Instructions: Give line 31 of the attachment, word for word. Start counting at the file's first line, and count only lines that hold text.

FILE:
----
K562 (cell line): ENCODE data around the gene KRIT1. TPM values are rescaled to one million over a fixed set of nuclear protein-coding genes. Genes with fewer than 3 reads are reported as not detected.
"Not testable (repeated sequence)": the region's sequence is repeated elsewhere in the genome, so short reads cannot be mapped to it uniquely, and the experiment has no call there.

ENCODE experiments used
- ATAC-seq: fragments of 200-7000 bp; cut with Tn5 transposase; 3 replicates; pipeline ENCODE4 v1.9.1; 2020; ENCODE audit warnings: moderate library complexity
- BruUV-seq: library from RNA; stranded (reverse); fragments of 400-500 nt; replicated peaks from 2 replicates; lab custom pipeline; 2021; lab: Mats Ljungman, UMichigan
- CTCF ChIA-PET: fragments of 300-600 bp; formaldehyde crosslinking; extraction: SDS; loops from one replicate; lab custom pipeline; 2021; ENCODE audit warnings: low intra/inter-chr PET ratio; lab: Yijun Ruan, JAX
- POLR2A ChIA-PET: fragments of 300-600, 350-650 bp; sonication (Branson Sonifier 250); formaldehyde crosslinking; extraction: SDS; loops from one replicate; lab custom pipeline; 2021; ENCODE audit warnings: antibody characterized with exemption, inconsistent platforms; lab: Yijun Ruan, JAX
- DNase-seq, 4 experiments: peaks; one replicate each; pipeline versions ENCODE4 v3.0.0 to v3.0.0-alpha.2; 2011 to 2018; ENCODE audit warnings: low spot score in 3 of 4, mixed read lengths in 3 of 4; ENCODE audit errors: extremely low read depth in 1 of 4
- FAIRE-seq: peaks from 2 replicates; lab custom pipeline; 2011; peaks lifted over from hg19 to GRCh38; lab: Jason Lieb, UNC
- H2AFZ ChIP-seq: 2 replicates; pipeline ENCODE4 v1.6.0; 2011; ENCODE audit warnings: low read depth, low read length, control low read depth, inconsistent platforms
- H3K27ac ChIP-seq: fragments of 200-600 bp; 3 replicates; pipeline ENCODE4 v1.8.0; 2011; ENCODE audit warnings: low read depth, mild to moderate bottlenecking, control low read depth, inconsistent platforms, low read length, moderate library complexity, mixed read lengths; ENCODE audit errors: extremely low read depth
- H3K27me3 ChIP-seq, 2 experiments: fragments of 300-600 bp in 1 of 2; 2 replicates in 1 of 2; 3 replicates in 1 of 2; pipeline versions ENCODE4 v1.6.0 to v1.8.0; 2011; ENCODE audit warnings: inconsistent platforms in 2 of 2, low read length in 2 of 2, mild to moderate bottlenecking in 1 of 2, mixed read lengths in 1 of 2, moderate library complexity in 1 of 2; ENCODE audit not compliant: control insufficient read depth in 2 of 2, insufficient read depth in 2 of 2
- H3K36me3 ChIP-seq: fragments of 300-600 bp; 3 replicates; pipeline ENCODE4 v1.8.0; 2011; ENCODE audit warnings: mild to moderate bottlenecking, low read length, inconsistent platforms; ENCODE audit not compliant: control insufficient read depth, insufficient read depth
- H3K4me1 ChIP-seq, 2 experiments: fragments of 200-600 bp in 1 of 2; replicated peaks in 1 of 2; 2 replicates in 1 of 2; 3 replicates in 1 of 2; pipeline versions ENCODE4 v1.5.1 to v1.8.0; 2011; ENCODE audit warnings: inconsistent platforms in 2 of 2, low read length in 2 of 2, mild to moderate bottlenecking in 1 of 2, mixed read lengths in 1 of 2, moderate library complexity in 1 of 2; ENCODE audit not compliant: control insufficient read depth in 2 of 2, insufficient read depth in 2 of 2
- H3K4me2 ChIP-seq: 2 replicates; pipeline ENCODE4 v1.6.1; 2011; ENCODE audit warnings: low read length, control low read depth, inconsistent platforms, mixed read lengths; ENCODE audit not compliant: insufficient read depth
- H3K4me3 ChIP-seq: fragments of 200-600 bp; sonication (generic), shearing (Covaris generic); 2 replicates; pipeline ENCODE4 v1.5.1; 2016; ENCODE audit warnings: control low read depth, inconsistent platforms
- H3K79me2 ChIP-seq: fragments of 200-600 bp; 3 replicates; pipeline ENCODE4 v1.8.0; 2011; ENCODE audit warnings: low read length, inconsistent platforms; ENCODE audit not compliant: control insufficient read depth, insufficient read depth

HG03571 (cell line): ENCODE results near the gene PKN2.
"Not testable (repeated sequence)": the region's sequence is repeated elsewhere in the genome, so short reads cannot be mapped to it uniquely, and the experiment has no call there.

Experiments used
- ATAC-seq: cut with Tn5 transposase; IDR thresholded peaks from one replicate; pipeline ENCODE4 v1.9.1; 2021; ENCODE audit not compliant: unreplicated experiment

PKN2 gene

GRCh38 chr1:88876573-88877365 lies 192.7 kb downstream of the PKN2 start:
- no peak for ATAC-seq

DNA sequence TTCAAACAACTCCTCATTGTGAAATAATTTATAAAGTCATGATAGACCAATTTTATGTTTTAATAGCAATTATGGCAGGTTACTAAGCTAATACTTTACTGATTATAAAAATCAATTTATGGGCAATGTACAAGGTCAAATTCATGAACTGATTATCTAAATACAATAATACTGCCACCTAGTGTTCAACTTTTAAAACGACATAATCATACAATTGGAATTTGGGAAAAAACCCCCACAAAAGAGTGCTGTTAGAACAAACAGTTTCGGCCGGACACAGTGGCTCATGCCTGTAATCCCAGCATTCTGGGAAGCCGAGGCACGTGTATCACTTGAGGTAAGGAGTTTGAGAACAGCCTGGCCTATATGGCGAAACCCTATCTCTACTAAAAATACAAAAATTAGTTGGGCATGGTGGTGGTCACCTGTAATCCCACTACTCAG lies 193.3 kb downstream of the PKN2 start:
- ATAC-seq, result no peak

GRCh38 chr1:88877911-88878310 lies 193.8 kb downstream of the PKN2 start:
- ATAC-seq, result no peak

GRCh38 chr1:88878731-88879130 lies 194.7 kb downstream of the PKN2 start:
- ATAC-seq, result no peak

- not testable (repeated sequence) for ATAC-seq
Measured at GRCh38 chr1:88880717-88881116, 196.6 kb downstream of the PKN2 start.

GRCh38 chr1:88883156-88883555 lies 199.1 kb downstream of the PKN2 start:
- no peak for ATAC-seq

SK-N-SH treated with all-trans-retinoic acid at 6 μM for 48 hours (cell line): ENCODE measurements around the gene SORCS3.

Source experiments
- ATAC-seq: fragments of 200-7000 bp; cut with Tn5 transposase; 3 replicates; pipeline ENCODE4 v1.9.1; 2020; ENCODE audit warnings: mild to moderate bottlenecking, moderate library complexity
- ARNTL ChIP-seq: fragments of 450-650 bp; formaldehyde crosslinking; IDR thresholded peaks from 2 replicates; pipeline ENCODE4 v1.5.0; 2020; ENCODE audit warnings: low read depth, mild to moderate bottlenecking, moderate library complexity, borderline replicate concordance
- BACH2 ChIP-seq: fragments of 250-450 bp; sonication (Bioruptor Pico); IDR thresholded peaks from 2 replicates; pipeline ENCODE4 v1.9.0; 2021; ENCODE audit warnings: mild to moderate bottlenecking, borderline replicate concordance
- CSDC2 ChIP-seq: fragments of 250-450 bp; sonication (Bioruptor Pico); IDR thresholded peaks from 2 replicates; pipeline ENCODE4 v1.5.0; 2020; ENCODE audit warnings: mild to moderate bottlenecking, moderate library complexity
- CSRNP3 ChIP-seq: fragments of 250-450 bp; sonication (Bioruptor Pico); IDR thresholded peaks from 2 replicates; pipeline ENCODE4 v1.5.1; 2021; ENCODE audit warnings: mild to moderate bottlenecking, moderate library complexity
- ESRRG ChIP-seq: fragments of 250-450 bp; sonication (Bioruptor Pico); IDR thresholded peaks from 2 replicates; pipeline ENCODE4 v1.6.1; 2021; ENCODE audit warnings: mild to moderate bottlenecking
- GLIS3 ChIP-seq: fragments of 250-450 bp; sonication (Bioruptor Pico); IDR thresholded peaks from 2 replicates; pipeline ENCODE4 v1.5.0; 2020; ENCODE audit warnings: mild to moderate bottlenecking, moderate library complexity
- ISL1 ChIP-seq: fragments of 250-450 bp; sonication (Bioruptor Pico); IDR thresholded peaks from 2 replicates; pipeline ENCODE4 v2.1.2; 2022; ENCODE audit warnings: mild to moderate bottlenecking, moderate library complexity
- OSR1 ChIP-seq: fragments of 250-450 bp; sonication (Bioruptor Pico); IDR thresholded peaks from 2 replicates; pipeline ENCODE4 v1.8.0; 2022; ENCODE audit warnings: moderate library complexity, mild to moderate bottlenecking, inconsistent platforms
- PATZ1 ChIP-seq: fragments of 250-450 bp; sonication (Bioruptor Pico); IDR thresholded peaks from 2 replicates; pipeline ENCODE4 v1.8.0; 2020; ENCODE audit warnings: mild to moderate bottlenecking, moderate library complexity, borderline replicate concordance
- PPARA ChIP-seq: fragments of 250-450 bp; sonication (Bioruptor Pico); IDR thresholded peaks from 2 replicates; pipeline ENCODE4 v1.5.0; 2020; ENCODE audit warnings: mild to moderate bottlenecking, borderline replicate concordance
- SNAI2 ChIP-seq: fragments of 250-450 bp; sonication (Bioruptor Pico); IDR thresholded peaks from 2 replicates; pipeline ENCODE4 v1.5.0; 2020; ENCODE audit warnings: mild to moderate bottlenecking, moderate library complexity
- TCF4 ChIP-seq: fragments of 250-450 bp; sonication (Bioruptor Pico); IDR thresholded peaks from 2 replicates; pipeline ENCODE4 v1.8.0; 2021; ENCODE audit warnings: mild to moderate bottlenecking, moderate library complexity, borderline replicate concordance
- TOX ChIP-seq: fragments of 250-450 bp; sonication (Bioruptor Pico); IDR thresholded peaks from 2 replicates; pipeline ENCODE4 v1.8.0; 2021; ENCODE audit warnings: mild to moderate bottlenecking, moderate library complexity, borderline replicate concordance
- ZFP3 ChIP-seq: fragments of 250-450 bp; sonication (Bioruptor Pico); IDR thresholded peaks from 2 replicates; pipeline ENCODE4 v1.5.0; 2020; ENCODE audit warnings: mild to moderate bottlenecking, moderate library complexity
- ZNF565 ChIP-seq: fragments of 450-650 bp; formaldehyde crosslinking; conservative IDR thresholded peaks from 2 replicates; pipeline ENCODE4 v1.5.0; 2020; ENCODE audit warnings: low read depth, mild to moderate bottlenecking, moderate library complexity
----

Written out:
- not testable (repeated sequence) for ATAC-seq